Bake Cycles-Materials to textures!
The PBR Texture Bakery is an addon for Blender that allows you to bake complex Cycles-materials to PBR-textures. The approach is similar to what Substance Painter does: You are able to use a powerful material-node system to create complex materials and finally bake them down to textures. The baked textures will (almost) produce the same results like your complex Blender-materials do if you use them in a PBR metallic-workflow (e.g. in game-engines) because the bakery is based on the Principled BSDF (PBR shader). It also comes around with some useful tools like texture channel packing (e.g. UE4, Unity, Sketchfab ...), texture-transfer from one UVMap to another, a powerfull all-in-one shader node etc. This closes the gab in Blender when it comes to PBR-texture baking.
I used the bakery to combine multiple individual meshes into one when i created this model:
What can it do specifically?
- Bakes Cycles-materials for a PBR metallness-workflow
- Ambient Occlusion
- Sub Surface Scattering Color
- Sub Surface Scattering Mask
- Export textures to specific platform targets (Channel Packing)
- Default with OpenGL Normals
- Default with DirectX Normals (inverted green channel)
- UE4 (MRO channel packing)
- Unity (Metallic/Softness packing)
- Bakes textures in different resolutions 32 x 32 - 8192 x 8192
- Bakes objects with multiple materials from individual UVMaps to one texture-atlas
- Possible to transfer textures from one UVMap to another UVMap
- Possible to exclude certain faces from baking
- Bakes also flipped and overlapping UVs like a charm!
- Possible to export every baked texture at the same time
- Export meshes with bakery
- Non destructive workflow
Example - Bake Cycles-material to PBR Texture
Frozen Eye: Object consists of 3 separate meshes. Each one has its own UVs and materials. Exporting textures for PBR would be really tedious. The bakery simplifies this drastically ...
How does it improve your texturing- and optimization workflow?
There are multiple scenarios which can be improved by the bakery:
#1 Reallife - Scenario: Baking Cycles-Materials to PBR - textures
If you create more complex materials in blender Cycles and you want to put them into a game-engine or bring them to another render-engine you have to do at least 1 thing: create appropriate textures that can be read and handled in the shaders of the destinating render-engine. In Blender you must bake them by hand - one by one which can become very tideous and time consuming. The baking process of the PBR Texture Bakery does it automatically for you for each texture with one click :) ...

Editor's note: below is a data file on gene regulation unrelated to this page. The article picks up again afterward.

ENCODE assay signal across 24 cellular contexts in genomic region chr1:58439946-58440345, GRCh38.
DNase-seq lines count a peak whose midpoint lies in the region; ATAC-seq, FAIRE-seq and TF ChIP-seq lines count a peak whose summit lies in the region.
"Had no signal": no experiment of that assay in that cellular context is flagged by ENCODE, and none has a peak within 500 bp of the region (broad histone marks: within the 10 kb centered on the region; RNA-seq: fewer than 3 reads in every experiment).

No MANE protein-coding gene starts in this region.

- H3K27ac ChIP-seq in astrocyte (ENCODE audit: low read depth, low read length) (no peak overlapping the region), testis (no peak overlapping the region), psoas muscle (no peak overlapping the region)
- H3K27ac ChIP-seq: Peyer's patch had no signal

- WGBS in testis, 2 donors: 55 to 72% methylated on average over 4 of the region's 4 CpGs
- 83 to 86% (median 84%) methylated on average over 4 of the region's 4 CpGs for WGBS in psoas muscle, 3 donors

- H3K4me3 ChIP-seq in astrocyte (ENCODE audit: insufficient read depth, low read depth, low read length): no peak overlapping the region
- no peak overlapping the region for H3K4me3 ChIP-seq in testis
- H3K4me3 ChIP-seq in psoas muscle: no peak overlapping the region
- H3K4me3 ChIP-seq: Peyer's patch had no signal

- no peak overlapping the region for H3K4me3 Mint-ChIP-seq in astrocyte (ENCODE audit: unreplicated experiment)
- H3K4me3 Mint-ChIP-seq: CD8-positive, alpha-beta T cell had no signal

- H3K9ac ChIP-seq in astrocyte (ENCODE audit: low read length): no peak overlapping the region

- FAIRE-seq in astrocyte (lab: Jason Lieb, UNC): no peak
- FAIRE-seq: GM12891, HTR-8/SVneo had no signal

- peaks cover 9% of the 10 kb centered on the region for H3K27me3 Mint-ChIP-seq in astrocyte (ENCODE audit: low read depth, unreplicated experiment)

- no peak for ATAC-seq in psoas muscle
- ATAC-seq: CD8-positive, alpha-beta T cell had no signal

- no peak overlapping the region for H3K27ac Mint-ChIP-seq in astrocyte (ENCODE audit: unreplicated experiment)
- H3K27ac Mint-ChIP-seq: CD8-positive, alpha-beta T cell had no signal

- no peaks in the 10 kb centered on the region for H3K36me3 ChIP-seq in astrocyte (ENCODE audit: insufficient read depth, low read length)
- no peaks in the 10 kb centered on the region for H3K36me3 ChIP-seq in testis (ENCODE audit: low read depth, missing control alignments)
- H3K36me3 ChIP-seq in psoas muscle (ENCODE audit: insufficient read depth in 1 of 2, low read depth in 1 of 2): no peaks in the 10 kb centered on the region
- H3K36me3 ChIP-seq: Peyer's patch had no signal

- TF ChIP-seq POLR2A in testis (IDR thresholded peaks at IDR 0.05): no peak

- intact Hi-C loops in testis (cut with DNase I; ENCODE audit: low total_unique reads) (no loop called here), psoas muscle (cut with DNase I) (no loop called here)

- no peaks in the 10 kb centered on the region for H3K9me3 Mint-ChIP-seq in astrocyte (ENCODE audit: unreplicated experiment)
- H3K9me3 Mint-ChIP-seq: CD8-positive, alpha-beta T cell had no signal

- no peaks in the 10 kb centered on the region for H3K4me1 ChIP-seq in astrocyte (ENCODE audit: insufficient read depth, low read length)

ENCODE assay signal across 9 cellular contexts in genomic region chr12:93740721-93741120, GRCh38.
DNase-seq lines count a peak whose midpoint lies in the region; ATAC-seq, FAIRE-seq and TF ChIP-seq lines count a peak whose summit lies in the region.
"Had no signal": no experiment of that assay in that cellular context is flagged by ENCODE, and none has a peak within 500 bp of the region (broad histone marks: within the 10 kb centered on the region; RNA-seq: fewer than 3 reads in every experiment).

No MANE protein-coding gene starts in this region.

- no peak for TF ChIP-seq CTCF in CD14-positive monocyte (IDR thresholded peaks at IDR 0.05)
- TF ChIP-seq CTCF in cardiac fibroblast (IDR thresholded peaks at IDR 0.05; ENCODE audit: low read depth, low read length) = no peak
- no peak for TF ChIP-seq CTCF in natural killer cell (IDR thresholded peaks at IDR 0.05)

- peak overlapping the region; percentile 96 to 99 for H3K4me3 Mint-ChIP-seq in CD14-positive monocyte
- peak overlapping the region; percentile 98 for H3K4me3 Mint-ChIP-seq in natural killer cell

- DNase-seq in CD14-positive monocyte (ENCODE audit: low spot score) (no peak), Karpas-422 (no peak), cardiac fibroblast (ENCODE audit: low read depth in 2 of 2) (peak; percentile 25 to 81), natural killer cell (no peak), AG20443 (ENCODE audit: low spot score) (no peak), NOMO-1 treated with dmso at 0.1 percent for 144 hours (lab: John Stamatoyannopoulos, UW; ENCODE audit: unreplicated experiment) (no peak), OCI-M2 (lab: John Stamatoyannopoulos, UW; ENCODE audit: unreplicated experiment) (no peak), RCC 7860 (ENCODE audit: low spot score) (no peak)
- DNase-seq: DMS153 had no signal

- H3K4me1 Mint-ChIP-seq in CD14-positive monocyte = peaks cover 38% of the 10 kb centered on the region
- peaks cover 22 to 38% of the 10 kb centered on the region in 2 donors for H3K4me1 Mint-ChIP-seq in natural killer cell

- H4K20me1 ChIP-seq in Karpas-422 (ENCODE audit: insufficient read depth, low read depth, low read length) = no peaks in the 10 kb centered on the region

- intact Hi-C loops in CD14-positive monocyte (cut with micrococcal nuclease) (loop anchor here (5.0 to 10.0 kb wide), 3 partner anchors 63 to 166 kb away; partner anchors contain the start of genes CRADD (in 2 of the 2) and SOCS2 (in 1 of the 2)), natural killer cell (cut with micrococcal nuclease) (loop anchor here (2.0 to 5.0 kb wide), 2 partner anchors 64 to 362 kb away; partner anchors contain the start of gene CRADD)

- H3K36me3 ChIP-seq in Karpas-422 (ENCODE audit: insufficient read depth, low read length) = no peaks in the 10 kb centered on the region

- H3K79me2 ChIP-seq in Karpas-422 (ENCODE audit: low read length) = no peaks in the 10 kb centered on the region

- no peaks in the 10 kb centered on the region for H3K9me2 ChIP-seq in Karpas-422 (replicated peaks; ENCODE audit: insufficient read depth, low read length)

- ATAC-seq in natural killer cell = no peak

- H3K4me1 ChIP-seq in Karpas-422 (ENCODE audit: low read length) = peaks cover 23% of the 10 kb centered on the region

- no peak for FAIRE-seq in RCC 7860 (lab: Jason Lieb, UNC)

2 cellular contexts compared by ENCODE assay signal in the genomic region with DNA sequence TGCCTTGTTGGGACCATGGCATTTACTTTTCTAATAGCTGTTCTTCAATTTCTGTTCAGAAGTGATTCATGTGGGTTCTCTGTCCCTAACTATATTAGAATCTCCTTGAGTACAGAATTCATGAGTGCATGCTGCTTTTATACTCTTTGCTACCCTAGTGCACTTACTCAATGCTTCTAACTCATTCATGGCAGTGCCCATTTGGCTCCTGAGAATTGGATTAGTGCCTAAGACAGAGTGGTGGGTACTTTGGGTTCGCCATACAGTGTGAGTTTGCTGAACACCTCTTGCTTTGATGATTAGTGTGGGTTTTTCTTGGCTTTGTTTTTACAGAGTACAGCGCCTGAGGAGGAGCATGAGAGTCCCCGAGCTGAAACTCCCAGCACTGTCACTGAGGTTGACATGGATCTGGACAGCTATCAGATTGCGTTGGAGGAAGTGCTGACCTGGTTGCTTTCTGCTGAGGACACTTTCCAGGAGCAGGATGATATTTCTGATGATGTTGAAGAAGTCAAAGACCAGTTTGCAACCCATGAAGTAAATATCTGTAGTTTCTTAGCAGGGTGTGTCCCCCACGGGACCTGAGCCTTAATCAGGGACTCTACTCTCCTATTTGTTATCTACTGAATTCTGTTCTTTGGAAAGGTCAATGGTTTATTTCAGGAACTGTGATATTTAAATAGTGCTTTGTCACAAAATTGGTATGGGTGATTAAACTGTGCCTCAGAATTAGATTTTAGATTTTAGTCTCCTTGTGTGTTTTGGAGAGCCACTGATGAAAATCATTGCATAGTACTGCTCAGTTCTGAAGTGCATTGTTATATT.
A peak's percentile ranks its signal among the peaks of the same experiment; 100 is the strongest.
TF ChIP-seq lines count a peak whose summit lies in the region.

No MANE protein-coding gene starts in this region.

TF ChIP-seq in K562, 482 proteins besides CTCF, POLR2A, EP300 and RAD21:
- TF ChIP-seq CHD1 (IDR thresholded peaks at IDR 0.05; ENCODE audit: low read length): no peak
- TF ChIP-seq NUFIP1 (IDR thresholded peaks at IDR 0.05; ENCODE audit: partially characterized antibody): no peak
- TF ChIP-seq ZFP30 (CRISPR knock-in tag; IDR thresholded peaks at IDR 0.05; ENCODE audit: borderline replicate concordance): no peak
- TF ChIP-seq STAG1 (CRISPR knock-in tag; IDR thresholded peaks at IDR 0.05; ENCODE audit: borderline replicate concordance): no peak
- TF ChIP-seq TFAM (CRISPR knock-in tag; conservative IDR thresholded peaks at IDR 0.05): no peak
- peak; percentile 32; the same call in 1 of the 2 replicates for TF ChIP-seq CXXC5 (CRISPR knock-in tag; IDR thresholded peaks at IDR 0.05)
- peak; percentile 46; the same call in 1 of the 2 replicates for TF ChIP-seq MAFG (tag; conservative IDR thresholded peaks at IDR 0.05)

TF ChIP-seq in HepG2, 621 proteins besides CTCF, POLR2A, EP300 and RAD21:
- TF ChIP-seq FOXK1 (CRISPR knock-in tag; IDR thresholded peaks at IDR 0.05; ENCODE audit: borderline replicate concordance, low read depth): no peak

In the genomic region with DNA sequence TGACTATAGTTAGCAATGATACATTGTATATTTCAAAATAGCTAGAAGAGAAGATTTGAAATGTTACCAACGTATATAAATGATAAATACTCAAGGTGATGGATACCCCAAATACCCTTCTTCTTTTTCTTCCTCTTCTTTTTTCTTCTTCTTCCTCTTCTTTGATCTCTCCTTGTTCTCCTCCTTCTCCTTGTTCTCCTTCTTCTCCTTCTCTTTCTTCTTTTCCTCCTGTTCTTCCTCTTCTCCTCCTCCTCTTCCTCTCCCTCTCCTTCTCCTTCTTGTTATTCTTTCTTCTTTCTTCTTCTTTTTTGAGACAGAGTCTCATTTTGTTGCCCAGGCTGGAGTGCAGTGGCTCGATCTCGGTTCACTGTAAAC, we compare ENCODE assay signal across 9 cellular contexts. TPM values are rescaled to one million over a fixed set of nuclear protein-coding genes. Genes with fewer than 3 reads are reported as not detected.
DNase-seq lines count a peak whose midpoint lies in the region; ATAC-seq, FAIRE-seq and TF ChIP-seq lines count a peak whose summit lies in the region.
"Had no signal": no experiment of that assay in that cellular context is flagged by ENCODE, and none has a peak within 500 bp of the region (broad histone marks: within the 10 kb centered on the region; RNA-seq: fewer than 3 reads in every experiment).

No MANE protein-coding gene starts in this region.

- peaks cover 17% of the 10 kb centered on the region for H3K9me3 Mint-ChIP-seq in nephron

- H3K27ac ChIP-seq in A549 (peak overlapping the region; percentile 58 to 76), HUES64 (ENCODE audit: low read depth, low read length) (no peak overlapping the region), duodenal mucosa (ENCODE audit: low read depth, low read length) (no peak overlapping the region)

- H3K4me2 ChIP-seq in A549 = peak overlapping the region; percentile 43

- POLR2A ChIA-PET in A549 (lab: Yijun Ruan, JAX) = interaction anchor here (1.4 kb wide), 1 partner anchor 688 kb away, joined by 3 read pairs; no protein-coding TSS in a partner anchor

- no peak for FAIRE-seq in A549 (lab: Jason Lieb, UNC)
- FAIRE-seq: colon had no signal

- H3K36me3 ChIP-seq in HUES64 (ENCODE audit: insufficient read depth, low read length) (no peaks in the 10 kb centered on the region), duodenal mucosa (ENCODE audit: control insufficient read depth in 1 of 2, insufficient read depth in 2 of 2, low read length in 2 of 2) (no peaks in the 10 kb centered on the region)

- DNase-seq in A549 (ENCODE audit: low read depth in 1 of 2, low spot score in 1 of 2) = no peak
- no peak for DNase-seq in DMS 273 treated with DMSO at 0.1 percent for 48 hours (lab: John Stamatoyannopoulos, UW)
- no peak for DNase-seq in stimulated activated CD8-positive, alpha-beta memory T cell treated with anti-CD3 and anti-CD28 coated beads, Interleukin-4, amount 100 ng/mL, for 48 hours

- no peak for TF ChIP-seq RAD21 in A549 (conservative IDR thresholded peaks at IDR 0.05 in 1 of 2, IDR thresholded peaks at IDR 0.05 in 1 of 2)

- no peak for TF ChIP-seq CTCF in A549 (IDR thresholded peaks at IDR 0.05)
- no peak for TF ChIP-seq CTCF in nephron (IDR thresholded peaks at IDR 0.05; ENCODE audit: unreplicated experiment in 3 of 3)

#2 Reallife - Scenario: Transfer textures from one UV-map to another:
If you have an object that is already fully unwrapped and textured, you may want to create a complete new UV layout for this object and transfer the current textures from it's current UV-layout to another one (especially when you join multiple objects into one).
Combining Scenario #1 and Scenario #2 would look like this:
#3 Reallife - Scenario: Optimize textures by combining multiple objects/textures into one
Say you create certain props for ingame indiviually - Maybe some shoes, pants and a t-shirt. You baked some normals for those objects and created more or less complex materials/textures to make them look really nice (either in Blender or any 3rd party tools like Quixel or Substance Painter). That way you end up with 3 individual objects with individual UV-maps. That means you either need 3 materials in your render-engine for each object or you join them into one big object and serve all 3 UV-maps from one shader. Serving 3 UV-Maps from one shader is possible without too much performance-loss so this can be tolerated ... But in both cases you need 3 sets of PBR-textures (maybe one texture for albedo, normals and roughness/metallic) - you need at least 9 textures (probably more) for your object ... Even this can be fine because there might be not a huge difference if you use multiple small textures or one bigger texture atlas ...